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Tuesday June 24, 2014 MYT 1:27:20 AM
Tuesday June 24, 2014 MYT 1:27:31 AM
by mark gleeson
SALVADOR Brazil (Reuters) - Ghana's Football Association (GFA) denied British media reports on Monday that it had agreed to rig international matches and asked Ghanaian police to investigate two GFA officials the reports linked to the deal.
The Daily Telegraph and Channel 4 television's Dispatches programme in London said they uncovered the case during a six-month investigation into match-fixing.
GFA president Kwesi Nyantakyi said the reports were "a representation of half-truths and half-lies.
"It's not true that we have agreed with match fixers or people who intend to organise matches of convenience between the Black Stars and any opponent in the future," he said from Maceio in Brazil where Ghana are based for the World Cup finals.
Nyantakyi has since added, in a BBC interview, that he intended to sue The Daily Telegraph and the Channel 4 show.
FIFA said they had been contacted by the Ghana Football Association on the matter.
"In line with standard procedures, FIFA's Security Division is evaluating the matter. It is important to note that we have no indications that the integrity of the World Cup has been compromised," a spokesman told Reuters.
A reporter for the newspaper and a former investigator for world football's governing body FIFA claimed to represent a company that would buy the rights to friendly matches.
The two officials said they could help recruit referees who would rig the matches and the Daily Telegraph said a contract they submitted to the GFA spelled out conditions of the deal, including who would appoint the referees.
The Telegraph carried a video on its website showing what it said was a meeting between the two GFA officials and the former FIFA investigator where the match-fixing was discussed.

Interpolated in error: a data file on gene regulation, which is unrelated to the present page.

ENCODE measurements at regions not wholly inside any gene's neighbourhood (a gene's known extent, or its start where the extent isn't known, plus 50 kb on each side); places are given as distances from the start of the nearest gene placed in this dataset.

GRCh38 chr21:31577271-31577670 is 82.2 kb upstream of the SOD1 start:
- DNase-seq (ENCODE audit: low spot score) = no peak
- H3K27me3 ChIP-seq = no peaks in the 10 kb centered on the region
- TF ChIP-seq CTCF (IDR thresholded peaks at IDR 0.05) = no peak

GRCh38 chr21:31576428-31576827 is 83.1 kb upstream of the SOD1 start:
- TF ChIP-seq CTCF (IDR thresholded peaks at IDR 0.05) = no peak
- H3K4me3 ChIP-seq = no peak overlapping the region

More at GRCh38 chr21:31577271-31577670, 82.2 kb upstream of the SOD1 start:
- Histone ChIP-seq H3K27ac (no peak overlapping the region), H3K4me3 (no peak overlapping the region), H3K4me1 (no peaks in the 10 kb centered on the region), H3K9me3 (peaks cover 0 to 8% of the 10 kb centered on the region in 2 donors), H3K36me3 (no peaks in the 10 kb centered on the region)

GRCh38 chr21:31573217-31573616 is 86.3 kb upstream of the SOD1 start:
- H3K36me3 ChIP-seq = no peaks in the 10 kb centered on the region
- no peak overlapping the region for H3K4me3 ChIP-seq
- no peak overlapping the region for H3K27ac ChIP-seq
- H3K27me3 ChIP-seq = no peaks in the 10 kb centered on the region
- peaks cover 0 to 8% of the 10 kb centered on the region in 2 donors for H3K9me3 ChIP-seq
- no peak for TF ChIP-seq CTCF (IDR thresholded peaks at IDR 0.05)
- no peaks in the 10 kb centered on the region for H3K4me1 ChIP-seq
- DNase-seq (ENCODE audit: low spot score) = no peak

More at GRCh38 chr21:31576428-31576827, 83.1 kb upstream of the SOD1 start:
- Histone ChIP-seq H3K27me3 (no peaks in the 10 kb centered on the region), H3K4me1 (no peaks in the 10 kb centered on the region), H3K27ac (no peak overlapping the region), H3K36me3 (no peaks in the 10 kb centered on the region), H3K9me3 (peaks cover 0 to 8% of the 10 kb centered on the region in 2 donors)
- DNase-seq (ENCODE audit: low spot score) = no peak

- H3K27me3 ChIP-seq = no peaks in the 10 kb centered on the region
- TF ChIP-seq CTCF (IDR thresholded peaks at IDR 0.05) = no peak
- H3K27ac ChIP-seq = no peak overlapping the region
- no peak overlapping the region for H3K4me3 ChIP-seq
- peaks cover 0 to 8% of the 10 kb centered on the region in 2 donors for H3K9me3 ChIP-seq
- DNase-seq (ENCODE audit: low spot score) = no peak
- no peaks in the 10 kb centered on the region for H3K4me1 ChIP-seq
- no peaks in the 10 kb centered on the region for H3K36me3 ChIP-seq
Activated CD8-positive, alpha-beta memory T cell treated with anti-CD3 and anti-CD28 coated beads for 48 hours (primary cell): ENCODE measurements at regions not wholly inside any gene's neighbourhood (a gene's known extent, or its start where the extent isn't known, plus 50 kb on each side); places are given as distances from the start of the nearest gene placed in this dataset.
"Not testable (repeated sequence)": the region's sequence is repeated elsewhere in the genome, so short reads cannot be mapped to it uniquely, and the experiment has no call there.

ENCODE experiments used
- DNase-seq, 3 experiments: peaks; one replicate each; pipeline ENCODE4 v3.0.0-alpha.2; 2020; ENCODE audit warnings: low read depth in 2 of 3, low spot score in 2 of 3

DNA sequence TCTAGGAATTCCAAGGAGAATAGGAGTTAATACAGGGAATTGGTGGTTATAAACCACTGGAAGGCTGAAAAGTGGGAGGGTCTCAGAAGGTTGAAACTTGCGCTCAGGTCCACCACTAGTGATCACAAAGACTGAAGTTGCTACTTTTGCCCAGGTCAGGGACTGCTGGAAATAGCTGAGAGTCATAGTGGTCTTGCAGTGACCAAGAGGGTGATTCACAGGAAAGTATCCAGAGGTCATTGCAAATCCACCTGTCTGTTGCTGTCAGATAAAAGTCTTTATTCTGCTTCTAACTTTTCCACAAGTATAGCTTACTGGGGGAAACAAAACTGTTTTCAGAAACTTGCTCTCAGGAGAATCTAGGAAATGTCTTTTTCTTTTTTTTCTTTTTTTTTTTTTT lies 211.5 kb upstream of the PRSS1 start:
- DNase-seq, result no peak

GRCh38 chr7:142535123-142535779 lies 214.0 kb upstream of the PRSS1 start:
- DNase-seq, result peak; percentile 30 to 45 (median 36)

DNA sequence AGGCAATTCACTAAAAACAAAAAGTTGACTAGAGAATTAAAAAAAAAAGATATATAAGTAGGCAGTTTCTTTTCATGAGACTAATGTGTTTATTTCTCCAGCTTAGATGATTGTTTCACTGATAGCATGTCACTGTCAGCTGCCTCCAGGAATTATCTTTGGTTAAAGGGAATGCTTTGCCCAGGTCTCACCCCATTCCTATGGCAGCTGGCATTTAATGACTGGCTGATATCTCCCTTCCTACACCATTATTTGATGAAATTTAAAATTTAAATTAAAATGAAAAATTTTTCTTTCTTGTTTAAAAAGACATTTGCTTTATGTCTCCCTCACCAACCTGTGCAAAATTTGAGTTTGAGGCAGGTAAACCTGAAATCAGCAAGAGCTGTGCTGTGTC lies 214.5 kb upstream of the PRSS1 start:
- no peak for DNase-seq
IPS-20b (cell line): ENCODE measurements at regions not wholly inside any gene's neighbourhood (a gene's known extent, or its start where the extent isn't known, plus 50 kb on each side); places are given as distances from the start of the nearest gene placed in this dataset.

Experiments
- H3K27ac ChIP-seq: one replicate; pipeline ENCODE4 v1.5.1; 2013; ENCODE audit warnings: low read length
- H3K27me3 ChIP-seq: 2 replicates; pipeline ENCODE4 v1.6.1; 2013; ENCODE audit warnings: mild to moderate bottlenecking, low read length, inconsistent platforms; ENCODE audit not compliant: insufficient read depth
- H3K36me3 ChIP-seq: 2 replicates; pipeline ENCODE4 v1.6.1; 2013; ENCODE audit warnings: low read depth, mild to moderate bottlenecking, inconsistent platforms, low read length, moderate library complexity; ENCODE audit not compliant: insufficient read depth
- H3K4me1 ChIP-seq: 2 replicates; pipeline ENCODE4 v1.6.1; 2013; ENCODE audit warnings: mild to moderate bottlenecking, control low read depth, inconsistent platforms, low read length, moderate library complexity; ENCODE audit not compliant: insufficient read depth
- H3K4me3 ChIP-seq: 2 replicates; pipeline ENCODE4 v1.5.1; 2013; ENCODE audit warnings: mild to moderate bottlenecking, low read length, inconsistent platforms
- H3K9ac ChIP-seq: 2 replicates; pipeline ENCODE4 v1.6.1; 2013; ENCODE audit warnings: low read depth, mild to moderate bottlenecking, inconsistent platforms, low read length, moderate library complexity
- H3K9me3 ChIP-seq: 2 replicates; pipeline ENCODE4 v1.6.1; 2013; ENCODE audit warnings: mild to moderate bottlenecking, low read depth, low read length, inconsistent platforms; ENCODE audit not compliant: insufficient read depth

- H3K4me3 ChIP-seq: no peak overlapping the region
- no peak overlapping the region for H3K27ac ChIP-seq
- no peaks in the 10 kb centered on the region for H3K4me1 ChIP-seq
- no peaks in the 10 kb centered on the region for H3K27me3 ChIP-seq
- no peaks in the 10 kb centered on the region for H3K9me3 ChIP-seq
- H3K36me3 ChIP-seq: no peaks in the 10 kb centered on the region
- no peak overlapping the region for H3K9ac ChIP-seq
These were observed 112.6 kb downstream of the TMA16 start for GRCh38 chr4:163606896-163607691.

"The Ghana Football Association (GFA) has requested the Ghana Police Service to investigate two persons for misrepresenting the GFA with an attempt to defraud," the association said in a statement on its website.
"The GFA did not sign the contract (and) the two gentlemen did not make such corrupt offers to the GFA or its officials," it said.
"We wish to assure the public that we will not tolerate such misrepresentations and we will seek strong sanctions against such individuals if such claims are found to be true."
Ghana held Germany to a 2-2 draw in one of the most exciting games of the World Cup on Saturday.
"We have explained (the allegations to the players) and our motive is to insulate them from some of these challenging publications that are intended to disturb the focus of our team," Nyantakyi added on Monday.
"They seem to appreciate what we are trying to do. I can assure everyone that this negative reportage has no negative effect on the psyche and the focus of our players."
(Additional reporting by Kate Holton in London and Mike Collett in Rio de Janeiro; Editing by Tom Heneghan/Jeremy Gaunt, and Justin Palmer in Miami)
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